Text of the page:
Alcohol and cannabis are the most commonly used substances among adults and teenagers in the U.S. and other developed countries. One survey showed that 41, 62 and 73% of Year 8, 10 and 12 students respectively had drunk alcohol with the figures for cannabis smoking for the same years being 16, 32 and 42%. Many programmes for preventing teenage alcohol and drug use aim to delay the age at which people first start using these substances with the hope that this will prevent problems in adolescence and adulthood. However, few long-term studies have followed people from early adolescence to young adulthood in order to examine the effects of early drug and alcohol use. Researchers from Weill Cornell Medical College in New York followed 621 people from Year 7 to Year 12 asking them about their drug and alcohol use and then got them to fill out a survey about their lives at 24. The study found that an early start to substance use was linked to a higher incidence of weekly alcohol use in young adulthood as well as more substance-related occupational,relationship and legal problems. The majority of young adults with problems due to alcohol or drug use had first reported having alcohol and cannabis before Year 12. The negative effects of early-onset substance use were strongest in people's social and work lives.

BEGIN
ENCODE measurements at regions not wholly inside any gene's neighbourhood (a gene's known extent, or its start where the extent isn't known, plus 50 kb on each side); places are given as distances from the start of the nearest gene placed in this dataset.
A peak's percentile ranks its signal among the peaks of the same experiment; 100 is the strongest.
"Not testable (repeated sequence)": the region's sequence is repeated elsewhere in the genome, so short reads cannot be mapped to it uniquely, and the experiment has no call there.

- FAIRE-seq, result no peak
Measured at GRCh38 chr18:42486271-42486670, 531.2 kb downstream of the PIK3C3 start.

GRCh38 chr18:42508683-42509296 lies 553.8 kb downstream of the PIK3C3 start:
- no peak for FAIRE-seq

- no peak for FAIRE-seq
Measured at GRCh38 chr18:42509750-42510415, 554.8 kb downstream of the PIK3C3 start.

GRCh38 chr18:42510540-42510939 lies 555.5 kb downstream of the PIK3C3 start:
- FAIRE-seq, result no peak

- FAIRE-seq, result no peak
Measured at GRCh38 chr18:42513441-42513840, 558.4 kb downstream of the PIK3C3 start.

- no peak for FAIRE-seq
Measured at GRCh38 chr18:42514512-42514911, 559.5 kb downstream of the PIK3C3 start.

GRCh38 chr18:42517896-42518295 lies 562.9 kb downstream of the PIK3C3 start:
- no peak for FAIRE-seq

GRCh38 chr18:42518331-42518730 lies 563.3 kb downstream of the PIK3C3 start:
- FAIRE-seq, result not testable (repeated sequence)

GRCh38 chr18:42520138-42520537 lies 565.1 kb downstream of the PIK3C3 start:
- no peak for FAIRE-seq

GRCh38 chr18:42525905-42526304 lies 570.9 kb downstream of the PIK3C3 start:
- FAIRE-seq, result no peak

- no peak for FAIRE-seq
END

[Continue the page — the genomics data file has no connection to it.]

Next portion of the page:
Griffin, K.W., Bang, H. and Botvin, G.J. - Age of alcohol and marijuana use onset predicts weekly substance use and related psychosocial problems during young adulthood. Journal of Substance Use, June 2010, 15(3), 174-183